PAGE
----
Economically, esports have brought a large economic boom to China. According to the International Journal of Esports in 2020, “a record-breaking 145,000 employees have entered esports related jobs in China, while the total number of jobs in China’s esports industry is 450,000.” One may argue that comparing the sports to the esports industry is a false equivalency as sports have been around longer and have a cultural backing along with a large economic output. However, as China’s regulations are partly economic (such as restricting venues and rules for specific esports games), China finds the economic output to be of high importance. The International Journal of Esports in 2020 states that “new job opportunities in the esports industry seem to be mainly linked to city growth, with our data suggesting that 2.7 out of every 100 new jobs related to the sports industry whereas the esports industry creates jobs for 2.12 people for every 100 people.” The International Journal of Esports in 2020 admits that the scale of esports is definitively smaller than sports, but argues that esports’ ability to create and sustain jobs is comparable.

As the 2021 League of Legends World Championship shows, gaming culture is global. However, Niko Partners says that “Chinese players tend to approach competitive gaming more seriously than US gamers.” This is even true for tech companies who have a stake in the gaming industry.

In terms of the tech industry, China has implemented regulations governing the rules of esports and how tournaments are run. Junyi Lv, a Ph.D. Candidate at USC Annenberg explained that “regulation and recognition do not conflict with each other. The government is embracing the fact that China is winning.”

It is easy to assume that tech companies are pushing for deregulation, as companies usually would rather not be constrained by the government. However, Lv believes that the tech companies are doing the opposite.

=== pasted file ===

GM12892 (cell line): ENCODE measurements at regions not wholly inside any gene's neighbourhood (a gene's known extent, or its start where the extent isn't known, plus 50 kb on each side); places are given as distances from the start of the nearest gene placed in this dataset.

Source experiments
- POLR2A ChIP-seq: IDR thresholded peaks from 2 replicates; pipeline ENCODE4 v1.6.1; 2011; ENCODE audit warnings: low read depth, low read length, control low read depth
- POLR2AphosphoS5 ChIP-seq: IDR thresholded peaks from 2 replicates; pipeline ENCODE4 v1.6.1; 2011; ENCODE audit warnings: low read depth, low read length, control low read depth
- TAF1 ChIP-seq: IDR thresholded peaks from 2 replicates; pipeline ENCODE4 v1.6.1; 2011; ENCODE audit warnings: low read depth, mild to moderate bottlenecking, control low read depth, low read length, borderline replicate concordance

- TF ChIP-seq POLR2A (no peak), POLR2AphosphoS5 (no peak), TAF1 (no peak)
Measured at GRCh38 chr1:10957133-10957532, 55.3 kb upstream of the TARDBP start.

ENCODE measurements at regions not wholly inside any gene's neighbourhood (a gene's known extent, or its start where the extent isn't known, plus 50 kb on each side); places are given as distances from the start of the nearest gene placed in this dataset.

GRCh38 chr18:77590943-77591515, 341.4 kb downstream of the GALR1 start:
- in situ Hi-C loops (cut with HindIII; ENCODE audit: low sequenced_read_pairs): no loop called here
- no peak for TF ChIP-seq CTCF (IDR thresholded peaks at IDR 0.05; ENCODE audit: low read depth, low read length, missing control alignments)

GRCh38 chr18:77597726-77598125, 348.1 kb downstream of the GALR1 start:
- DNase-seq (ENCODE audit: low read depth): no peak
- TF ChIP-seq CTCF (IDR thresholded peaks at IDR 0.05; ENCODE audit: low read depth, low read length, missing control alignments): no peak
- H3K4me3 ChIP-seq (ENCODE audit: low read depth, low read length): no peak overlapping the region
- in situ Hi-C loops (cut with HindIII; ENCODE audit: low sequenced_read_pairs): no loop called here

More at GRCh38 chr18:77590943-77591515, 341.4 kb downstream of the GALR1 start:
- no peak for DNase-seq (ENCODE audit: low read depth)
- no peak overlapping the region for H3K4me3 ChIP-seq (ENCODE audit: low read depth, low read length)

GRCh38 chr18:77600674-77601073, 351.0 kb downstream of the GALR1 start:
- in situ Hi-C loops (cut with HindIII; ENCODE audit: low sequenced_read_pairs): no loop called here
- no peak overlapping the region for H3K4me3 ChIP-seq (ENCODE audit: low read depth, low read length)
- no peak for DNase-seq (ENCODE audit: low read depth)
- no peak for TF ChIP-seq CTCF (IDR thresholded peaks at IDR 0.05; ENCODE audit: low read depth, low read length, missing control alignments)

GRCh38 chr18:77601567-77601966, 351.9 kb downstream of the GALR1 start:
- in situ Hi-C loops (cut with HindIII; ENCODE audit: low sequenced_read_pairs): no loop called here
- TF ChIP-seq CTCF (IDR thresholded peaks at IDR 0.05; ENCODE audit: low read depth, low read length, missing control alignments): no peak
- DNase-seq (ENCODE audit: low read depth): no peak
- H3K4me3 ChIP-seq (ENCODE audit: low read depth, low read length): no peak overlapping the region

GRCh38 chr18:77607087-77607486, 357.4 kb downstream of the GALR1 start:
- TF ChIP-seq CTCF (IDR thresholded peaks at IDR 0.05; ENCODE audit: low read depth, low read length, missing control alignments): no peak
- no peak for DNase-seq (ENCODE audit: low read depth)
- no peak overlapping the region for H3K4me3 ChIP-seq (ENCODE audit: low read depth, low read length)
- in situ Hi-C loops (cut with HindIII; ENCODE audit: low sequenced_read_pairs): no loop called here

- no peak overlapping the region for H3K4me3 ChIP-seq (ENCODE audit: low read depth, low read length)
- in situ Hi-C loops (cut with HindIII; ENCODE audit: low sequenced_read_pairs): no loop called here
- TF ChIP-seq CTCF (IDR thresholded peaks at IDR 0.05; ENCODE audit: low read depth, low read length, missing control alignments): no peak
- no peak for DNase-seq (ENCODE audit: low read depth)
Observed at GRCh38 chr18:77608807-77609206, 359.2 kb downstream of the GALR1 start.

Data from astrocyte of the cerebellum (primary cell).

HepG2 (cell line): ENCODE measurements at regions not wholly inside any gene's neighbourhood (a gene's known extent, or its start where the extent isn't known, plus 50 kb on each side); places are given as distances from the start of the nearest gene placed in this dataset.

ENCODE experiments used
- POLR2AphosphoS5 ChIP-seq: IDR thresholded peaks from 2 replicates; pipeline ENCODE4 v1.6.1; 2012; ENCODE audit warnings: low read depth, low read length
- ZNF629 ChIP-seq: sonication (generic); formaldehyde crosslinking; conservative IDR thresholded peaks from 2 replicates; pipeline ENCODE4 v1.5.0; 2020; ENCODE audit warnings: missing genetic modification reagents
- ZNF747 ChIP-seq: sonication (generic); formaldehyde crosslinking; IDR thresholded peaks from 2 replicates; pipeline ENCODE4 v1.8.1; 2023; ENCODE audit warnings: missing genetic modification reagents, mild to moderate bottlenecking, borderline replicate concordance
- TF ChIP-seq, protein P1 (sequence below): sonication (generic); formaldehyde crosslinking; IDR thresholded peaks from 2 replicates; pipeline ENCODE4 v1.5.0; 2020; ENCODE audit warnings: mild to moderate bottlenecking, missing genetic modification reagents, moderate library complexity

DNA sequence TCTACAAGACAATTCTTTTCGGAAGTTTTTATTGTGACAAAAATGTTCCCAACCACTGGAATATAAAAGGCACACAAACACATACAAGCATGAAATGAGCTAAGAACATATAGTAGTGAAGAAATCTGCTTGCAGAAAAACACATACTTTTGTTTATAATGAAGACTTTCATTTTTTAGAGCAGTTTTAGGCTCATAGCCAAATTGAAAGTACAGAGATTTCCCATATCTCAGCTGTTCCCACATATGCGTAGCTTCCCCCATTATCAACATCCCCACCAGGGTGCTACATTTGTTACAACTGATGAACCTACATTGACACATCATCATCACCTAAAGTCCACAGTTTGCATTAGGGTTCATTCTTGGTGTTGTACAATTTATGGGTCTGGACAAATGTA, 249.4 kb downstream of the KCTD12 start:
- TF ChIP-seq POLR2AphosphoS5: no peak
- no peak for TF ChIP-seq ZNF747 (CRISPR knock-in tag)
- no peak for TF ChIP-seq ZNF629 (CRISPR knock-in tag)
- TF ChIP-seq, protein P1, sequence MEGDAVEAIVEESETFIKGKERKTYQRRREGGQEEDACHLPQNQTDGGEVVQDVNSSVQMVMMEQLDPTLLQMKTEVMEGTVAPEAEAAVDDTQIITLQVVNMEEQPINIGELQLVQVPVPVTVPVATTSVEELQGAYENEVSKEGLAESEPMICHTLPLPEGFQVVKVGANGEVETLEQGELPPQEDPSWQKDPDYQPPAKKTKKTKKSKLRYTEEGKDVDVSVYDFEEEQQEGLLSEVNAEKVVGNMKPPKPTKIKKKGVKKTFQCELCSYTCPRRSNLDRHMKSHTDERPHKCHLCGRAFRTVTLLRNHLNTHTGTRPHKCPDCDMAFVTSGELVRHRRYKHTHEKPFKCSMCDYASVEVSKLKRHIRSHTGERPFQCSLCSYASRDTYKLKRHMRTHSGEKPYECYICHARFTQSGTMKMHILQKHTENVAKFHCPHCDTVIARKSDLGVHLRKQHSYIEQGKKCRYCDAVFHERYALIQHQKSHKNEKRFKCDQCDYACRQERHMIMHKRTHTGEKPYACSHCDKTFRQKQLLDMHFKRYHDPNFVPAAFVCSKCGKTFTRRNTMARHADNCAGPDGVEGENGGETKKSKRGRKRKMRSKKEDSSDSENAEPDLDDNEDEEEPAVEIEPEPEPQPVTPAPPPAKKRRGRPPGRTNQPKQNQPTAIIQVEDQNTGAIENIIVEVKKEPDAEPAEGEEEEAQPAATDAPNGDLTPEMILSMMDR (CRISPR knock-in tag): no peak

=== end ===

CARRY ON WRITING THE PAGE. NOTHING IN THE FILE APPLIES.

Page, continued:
“[Tech companies] are working with the government to find their ways. To understand this dynamic, Haiqing Yu discussed the “money-power alliance” in China’s esports,” Lv explains. The central argument surrounding Yu’s claim in their article Game On: The Rise of eSports Middle Kingdom is that digital capitalism is operative between tech companies and governments for the purpose of accruing capital. In Yu’s article, Yu states that “the Chinese digital money-power alliance has aimed to make eSports a national obsession and China the new mecca of eSports.”

Regardless of the intense regulations, Champlin even argues that “Tech companies, game operators, players and fans are finding ways to adjust to the current regulatory environment and adapt to the new normal. Most firms are shifting to a global approach regarding games publishing, and we expect to see this reflected in esports operations too.” As China is winning, the government finds this as a way to grow their economy. Champlin states that “China’s government has taken a more active role in supporting the creation of esports industry groups to manage and drive the growth of the sector. We expect increased standardization of the industry and believe esports will continue to play a key role in the video games industry going forward.”

Amidst the politics and regulations of the gaming industry, “video game and competitive gaming industries are growing,” Lv explains. No matter how many regulations are put on the industry, kids will still find ways to play games – it’s in their nature. As Asia has historically been an important player in the gaming industry, there is no question that esports will continue to thrive. 

The next event that esports fans are eager to see is the 2022 Asian Games, which will feature various esports tournaments including League of Legends, Dota 2 and Hearthstone. The continental sport carnival was moved to 2023 due to the Covid-19 pandemic, but this does not mean that people are any less excited. 

Champlin says that “esports will be included as a medal event for the first time.” So, maybe instead of tuning into the Super Bowl, you could check out esports.